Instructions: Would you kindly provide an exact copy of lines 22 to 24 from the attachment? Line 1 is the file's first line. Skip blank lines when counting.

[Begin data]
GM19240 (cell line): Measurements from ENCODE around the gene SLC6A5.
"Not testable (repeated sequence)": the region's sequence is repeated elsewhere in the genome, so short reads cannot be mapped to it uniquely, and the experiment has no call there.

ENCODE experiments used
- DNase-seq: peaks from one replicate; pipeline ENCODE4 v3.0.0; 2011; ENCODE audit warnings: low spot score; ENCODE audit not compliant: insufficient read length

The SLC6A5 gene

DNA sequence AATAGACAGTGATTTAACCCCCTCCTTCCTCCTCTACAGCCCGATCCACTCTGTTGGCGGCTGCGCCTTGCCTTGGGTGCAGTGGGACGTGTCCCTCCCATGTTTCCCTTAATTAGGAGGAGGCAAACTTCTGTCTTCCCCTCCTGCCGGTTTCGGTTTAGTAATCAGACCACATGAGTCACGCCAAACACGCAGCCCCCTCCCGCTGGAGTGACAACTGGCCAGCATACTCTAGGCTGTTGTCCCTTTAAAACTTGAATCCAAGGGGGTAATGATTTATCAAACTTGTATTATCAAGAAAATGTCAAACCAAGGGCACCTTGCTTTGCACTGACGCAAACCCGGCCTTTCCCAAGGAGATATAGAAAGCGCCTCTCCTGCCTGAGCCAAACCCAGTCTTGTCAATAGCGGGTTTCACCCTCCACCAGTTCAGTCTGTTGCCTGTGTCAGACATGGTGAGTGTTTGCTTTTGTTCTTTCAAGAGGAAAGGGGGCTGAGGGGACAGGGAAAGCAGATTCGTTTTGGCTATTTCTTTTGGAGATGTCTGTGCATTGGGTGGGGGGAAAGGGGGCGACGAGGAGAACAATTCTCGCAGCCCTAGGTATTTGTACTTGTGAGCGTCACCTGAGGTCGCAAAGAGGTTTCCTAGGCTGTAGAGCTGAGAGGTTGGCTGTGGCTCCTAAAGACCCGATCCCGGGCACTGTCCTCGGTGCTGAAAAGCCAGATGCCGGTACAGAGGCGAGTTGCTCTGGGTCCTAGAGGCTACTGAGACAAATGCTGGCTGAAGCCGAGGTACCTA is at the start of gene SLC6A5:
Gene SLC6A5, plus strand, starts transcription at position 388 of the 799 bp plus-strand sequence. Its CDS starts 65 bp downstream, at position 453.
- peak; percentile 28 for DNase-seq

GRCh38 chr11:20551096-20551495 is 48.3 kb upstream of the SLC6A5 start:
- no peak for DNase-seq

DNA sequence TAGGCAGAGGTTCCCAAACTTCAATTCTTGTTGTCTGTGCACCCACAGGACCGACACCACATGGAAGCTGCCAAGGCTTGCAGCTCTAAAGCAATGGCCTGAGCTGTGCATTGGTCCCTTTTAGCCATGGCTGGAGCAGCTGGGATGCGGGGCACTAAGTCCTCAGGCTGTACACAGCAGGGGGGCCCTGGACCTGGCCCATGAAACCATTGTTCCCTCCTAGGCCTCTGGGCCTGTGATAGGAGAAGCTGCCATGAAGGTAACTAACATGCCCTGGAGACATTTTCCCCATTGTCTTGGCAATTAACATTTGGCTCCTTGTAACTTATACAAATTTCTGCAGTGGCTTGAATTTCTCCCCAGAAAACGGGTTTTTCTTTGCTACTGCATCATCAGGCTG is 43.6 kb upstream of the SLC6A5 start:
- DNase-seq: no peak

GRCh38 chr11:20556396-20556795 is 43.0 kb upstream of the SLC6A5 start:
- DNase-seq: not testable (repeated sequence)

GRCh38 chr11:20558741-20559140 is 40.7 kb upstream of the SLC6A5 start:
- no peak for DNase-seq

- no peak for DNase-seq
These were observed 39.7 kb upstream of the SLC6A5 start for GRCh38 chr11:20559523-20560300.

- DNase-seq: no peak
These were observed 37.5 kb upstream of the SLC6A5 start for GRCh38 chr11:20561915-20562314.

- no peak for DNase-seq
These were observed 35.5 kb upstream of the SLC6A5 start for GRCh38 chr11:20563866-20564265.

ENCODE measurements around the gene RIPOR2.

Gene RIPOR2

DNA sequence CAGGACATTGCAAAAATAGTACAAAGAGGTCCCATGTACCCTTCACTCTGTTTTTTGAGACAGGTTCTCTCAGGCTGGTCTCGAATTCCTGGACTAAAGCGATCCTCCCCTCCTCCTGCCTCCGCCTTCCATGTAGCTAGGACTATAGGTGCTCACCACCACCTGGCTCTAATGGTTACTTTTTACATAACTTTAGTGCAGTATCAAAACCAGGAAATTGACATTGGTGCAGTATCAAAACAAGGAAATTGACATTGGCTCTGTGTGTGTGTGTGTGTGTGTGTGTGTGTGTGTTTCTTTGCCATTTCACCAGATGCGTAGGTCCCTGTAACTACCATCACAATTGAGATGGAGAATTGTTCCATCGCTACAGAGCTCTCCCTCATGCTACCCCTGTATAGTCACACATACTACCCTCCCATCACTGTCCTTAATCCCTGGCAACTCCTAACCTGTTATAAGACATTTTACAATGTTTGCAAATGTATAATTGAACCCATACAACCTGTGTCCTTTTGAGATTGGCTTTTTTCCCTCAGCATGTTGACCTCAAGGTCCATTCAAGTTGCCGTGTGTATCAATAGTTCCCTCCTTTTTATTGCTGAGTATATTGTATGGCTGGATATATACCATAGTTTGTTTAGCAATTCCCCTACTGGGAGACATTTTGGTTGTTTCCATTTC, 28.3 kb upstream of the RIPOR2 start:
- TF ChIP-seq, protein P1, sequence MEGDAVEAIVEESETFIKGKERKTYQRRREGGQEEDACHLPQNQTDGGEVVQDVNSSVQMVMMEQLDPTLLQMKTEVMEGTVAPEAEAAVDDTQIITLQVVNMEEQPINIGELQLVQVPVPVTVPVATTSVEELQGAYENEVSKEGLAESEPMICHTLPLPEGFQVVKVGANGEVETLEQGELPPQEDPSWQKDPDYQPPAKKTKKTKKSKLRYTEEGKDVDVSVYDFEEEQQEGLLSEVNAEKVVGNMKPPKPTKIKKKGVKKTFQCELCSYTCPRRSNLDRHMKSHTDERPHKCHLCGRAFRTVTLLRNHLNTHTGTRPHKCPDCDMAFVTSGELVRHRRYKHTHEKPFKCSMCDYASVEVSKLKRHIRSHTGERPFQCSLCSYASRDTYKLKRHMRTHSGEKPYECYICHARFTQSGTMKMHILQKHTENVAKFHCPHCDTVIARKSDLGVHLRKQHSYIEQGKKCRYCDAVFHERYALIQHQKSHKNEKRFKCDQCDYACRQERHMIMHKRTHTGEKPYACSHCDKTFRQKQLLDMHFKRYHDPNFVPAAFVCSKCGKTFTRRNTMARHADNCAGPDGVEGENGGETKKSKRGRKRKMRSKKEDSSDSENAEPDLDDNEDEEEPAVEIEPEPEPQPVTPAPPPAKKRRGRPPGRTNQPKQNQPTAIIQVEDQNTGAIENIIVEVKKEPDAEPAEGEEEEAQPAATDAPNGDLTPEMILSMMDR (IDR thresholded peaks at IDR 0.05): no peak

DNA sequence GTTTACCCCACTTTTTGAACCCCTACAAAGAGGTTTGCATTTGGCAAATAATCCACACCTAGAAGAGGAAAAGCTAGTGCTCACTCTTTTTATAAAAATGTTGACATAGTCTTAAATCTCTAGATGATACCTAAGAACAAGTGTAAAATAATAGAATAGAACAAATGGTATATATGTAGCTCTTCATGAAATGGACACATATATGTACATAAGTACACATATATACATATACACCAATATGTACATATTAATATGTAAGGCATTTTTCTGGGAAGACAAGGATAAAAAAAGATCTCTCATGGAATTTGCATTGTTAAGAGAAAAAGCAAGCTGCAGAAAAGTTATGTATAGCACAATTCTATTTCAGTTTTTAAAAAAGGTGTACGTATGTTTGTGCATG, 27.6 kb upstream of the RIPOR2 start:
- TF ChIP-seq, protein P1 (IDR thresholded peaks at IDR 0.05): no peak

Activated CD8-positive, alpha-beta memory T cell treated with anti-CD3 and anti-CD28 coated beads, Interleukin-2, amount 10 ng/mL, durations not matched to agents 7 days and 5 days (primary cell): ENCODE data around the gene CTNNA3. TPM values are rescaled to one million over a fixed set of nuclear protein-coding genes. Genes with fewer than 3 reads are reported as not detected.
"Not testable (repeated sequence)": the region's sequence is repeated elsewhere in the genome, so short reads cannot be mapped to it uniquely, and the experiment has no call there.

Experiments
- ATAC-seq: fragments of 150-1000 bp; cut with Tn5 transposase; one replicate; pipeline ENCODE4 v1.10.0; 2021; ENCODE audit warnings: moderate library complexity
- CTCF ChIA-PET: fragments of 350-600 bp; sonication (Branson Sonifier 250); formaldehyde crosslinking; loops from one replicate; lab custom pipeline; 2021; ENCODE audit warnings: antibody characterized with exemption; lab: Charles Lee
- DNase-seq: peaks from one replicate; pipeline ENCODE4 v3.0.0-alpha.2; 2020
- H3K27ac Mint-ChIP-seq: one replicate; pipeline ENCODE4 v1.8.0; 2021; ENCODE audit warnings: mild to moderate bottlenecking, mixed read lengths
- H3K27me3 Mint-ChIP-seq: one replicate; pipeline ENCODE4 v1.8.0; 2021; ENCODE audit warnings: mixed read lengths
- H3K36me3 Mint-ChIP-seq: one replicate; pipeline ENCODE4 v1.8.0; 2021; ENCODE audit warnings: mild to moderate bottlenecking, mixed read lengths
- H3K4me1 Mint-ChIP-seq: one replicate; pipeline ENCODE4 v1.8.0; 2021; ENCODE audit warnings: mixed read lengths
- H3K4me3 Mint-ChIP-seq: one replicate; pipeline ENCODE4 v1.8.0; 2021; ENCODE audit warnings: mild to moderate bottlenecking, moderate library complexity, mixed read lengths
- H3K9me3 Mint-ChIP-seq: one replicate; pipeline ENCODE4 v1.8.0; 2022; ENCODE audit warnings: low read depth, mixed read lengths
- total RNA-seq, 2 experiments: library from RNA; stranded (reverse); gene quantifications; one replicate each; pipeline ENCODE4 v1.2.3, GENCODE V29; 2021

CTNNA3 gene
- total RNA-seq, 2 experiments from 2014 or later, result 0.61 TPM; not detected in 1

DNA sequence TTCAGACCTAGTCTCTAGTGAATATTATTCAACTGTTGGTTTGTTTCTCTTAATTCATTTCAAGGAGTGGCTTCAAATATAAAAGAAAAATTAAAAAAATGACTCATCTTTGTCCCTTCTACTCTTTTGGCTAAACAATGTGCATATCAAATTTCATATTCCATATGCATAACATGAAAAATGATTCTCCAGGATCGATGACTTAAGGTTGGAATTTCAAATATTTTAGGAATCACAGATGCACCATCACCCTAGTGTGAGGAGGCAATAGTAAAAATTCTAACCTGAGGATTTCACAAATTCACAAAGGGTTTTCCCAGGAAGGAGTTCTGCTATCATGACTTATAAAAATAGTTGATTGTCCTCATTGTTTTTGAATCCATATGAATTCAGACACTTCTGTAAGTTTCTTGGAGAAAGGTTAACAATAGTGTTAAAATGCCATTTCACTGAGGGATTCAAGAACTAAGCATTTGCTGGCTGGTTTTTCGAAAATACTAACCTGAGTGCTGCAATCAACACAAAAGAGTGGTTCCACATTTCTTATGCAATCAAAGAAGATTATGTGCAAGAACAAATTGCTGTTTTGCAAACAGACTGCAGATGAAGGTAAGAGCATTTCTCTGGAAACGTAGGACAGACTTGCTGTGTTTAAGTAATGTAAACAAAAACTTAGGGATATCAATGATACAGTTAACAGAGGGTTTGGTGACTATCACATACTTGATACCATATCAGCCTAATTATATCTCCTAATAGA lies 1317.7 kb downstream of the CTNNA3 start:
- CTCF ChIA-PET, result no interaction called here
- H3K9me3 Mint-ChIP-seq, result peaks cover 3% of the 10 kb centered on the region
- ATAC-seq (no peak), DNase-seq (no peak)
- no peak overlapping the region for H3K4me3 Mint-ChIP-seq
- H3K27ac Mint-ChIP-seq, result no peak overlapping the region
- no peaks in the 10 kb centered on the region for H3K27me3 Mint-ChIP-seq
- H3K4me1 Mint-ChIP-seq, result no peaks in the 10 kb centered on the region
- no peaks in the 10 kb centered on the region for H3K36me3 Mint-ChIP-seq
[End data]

These were observed 35.5 kb upstream of the SLC6A5 start for GRCh38 chr11:20563866-20564265.

ENCODE measurements around the gene RIPOR2.

Gene RIPOR2